Change: Reformulation and clarification
4.0 - 6.5.4 Roles and functions are separated between production and pre-production environments to provide accountability such that only reviewed and approved changes are deployed.
Change: Reformulation and clarification.
4.0 - 6.5.5 Live PANs are not used in pre-production environments, except where those environments are included in the CDE and protected in accordance with all applicable PCI DSS requirements.
4.0 - 6.5.6 Test data and test accounts are removed from system components before the system goes into production.
3.2.1 - 188.8.131.52 Documentation of impact.
3.2.1 - 184.108.40.206 Documented change approval by authorized parties.
3.2.1 -220.127.116.11 Functionality testing to verify that the change does not adversely impact the security of the system.
3.2.1 -18.104.22.168 Back-out procedures.
Change: reformulation + Merge + Amendements
4.0 - 6.5.1 Changes to all system components in the production environment are made according to established procedures that include:
- Reason for, and description of the change.
- Documentation of security impact.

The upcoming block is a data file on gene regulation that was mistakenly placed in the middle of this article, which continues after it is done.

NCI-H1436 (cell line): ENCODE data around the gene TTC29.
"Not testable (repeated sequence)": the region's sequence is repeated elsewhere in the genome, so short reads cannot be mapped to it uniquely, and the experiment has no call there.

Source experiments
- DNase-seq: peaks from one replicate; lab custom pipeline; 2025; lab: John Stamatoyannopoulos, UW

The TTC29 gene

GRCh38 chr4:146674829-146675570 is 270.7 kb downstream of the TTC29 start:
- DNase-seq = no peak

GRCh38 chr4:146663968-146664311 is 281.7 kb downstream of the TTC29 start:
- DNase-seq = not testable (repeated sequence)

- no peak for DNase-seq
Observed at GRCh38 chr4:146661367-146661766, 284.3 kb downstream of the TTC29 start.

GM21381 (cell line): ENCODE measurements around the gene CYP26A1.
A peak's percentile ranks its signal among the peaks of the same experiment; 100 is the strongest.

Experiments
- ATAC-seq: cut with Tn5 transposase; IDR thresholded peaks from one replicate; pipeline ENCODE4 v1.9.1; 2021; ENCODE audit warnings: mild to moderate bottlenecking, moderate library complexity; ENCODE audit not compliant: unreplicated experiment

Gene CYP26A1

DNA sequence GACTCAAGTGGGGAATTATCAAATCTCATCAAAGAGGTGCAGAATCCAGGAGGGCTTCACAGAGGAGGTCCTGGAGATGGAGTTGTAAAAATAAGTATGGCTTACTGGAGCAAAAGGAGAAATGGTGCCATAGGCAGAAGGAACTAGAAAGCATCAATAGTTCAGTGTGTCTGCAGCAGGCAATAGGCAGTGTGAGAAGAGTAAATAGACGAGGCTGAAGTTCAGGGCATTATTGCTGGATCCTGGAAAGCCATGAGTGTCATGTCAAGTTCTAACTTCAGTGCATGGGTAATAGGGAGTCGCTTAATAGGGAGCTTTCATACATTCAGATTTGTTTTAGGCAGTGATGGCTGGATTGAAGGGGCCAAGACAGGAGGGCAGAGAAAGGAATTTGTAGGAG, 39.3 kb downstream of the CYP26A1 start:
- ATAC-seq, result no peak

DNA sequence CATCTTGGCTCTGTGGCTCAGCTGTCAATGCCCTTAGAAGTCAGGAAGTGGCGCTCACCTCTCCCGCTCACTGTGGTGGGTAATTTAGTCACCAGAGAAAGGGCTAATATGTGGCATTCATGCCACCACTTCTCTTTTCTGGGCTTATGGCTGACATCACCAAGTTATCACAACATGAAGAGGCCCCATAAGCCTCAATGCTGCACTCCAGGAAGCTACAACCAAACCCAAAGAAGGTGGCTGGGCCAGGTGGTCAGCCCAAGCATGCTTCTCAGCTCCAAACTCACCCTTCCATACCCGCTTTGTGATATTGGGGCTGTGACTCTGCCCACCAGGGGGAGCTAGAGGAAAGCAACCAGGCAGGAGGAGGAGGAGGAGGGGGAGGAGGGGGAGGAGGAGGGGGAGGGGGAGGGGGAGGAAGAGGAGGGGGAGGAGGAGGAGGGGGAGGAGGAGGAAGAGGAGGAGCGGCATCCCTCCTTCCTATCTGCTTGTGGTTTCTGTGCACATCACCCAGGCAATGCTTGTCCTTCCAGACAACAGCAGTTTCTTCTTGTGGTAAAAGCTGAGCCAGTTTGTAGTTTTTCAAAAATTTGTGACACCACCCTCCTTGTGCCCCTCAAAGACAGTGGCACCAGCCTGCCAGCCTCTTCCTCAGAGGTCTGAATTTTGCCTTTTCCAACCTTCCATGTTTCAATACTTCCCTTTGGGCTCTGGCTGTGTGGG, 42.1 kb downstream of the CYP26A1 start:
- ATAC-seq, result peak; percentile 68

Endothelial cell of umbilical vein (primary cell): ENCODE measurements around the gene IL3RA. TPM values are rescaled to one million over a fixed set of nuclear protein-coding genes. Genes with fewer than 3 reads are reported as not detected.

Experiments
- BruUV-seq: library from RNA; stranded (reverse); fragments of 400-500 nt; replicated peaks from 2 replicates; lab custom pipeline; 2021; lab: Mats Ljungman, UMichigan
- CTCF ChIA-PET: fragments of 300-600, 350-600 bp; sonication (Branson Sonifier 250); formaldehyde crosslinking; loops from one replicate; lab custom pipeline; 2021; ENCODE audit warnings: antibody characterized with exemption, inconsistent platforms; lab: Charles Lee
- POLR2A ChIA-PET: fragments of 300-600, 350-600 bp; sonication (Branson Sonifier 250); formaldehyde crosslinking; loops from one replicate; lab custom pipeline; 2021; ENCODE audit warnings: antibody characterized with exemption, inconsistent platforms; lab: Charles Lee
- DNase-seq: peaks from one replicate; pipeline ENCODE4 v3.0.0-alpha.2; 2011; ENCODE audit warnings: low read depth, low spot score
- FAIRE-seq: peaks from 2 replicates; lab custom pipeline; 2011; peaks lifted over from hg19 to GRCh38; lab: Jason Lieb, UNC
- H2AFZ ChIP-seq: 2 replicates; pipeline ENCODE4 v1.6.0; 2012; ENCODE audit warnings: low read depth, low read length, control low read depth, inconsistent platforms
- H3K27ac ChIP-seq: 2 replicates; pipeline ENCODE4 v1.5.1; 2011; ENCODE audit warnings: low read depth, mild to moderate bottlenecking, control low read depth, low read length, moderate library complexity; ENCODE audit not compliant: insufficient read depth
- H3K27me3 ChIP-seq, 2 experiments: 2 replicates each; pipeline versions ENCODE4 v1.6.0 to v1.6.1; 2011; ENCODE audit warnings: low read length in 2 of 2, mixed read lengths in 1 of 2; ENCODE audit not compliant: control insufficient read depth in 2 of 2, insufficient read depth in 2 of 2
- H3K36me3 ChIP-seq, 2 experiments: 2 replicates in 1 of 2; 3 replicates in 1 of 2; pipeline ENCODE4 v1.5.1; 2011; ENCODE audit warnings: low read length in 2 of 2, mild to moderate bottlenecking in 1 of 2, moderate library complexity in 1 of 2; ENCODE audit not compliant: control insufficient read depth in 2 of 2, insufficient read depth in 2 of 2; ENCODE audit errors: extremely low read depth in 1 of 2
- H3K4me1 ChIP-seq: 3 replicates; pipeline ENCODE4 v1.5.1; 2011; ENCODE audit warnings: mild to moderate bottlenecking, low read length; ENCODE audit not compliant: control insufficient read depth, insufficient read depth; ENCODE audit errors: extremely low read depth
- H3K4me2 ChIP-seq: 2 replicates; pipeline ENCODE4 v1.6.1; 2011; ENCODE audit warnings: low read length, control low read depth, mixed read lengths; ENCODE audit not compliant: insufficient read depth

- Documented change approval by authorized parties.
- Testing to verify that the change does not adversely impact system security.
- For bespoke and custom software changes, all updates are tested for compliance with Requirement 6.2.4 before being deployed into production.
- Procedures to address failures and return to a secure state.
4.0 - 6.5.2 Upon completion of a significant change, all applicable PCI DSS requirements are confirmed to be in place on all new or changed systems and networks, and documentation is updated as applicable.
- Train developers at least annually in up- to-date secure coding techniques, including how to avoid common coding vulnerabilities.
- Develop applications based on secure coding guidelines.
Change: Reformulation, Clarification, Amendement and Split
4.0 - 6.2.2 Software development personnel working on bespoke and custom software are trained at least once every 12 months as follows:
- On software security relevant to their job function and development languages.
- Including secure software design and secure coding techniques.
- Including, if security testing tools are used, how to use the tools for detecting vulnerabilities in software.
6.5.2 Buffer overflows
6.5.3 Insecure cryptographic storage
6.5.4 Insecure communications
6.5.5 Improper error handling